“For me, it’s important to get people involved in this work because I don’t see a division between this and ministry; this is ministry,” said Suggs. “I don’t see a division between what we do in our churches and what we do at the capitol, and so both of them are ways to live our calling as servants for justice and followers of Jesus.”
On April 30, the last Tuesday of the legislative session, some 60 coalition members gathered one last time for a closing celebration and lament in the capitol’s south foyer. They celebrated the expansion of an existing bipartisan program that grants driver’s licenses to undocumented immigrants, a program widely support by the state’s dairy farmers; and they lamented setbacks to a proposed family leave program, which was relegated to a feasibility study. They also lamented a bill that would have allowed cities to set their own minimum wage.
“The laments that we talked about today were family leave. It’s something 9to5 working women have been the lead on” for the last five years, said Mike Kromrey, executive director of Together Colorado, a faith-based nonprofit that has worked alongside community leaders to uplift children and protect human dignity since 1978. “It was supposed to be a priority in the majority party this year, and we couldn’t get it over the finish line. It’s like an example of what we would see as modest pro-family legislation, but we have a long ways to go on that.
“And right now, we still have not secured another bill to allow cities to do a higher minimum wage; that got laid over today till tomorrow. We thought that was a relatively simple bill to allow localities to make their own decision – it doesn’t force anyone to ever do anything,” Kromrey said. “We have a lot of work to do, especially around economic issues. We’re very, very much a purple state; you know those kinds of issues are harder to forward either at the ballot box or the legislature or even in cities, but there are hopeful signs I would say.”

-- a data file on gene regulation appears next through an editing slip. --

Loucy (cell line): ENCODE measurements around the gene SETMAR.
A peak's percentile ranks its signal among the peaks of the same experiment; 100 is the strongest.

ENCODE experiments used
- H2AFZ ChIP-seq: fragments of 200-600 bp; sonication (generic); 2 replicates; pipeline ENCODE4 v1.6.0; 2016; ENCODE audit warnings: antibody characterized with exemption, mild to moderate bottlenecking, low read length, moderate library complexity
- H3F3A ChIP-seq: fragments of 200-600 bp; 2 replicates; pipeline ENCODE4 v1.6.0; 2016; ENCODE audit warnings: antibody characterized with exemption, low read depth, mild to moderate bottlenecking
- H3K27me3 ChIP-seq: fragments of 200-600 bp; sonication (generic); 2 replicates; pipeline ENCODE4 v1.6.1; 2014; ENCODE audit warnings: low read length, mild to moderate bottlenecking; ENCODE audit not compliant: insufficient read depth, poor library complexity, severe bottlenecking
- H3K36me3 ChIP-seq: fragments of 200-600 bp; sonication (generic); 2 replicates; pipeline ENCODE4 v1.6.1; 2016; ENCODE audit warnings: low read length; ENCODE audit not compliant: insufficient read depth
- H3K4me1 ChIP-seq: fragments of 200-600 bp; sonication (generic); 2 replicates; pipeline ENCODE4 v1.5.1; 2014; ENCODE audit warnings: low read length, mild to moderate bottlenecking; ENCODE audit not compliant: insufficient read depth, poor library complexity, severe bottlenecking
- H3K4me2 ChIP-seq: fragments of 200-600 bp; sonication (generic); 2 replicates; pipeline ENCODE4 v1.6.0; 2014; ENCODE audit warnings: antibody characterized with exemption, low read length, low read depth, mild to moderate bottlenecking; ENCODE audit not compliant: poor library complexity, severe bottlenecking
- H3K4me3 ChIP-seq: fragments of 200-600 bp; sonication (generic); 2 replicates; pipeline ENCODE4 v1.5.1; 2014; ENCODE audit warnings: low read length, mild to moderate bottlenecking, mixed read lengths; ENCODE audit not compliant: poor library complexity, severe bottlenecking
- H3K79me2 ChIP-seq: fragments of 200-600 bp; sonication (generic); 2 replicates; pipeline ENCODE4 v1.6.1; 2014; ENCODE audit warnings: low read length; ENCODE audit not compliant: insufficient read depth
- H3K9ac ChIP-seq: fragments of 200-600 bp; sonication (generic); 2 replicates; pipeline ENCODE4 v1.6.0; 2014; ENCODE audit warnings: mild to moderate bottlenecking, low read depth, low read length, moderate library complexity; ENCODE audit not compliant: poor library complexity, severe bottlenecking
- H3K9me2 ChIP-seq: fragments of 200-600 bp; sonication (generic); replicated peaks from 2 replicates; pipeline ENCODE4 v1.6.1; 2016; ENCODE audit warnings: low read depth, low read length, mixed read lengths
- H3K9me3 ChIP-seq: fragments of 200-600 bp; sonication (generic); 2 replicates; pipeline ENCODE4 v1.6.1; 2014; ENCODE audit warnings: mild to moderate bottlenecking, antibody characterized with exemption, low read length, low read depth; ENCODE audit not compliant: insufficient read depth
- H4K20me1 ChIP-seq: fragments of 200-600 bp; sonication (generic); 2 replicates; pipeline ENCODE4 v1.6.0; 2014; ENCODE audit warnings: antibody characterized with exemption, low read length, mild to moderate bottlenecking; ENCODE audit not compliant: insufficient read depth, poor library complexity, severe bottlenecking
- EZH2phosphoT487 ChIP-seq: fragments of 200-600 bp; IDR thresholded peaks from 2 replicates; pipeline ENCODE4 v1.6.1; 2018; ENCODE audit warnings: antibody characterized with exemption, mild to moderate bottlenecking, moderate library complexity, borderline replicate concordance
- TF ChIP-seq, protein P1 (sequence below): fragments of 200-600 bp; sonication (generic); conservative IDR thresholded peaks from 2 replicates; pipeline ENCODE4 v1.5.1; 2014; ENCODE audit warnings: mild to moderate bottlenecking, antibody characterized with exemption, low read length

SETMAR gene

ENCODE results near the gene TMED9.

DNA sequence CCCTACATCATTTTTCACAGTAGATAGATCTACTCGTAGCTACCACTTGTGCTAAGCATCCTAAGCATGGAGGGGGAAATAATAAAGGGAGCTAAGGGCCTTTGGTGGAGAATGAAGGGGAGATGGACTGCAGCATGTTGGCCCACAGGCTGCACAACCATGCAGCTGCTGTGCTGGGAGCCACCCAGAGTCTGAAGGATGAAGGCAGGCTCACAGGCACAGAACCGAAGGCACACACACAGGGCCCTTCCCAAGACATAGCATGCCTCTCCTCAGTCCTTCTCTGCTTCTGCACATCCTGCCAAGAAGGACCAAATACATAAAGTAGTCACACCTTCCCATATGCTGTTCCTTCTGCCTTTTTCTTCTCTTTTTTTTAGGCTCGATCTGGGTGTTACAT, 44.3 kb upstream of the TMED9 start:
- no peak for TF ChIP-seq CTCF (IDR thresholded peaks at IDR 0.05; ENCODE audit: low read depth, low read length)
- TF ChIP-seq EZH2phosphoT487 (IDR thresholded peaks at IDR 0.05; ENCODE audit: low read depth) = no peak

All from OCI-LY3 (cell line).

In the General Assembly, the House-initiated local wage option later passed the Senate with amendments. Interest groups spent the most money on the Family Leave Act, with more than 200 lobbyists tracking the bill.
“The family act has sort of been gutted at this point,” said Suggs. “It was one of Gov. [Jared] Polis’ primary focuses, but the Democrats only hold the Senate by two seats and the fact that they hold it by only two seats has shined a pretty bright light on the moderate to conservative Democrats that are in that chamber, so folks from the business community, whatever that means, have been opposed to it.”
The act would have covered more than maternity and paternity leave; it would have allowed employees to take paid time off to care for family members suffering from an illness or recovering from abuse. “For employees, it would add up to about $100 a year in taxes,” Suggs said. But ultimately, “employers didn’t want to pay for it.”
Coalition members, including the Interfaith Alliance of Colorado, the Colorado Catholic Conference, the Colorado Council of Churches, the Rocky Mountain Rabbinical Council, The Episcopal Church in Colorado, Colorado Sikhs, the Evangelical Lutheran Church’s Rocky Mountain Synod, Together Colorado and others, took turns hosting the Tuesday events. The topics and specific legislation addressed included criminal justice, the death penalty, immigration, homelessness, financial and racial equity and economic justice.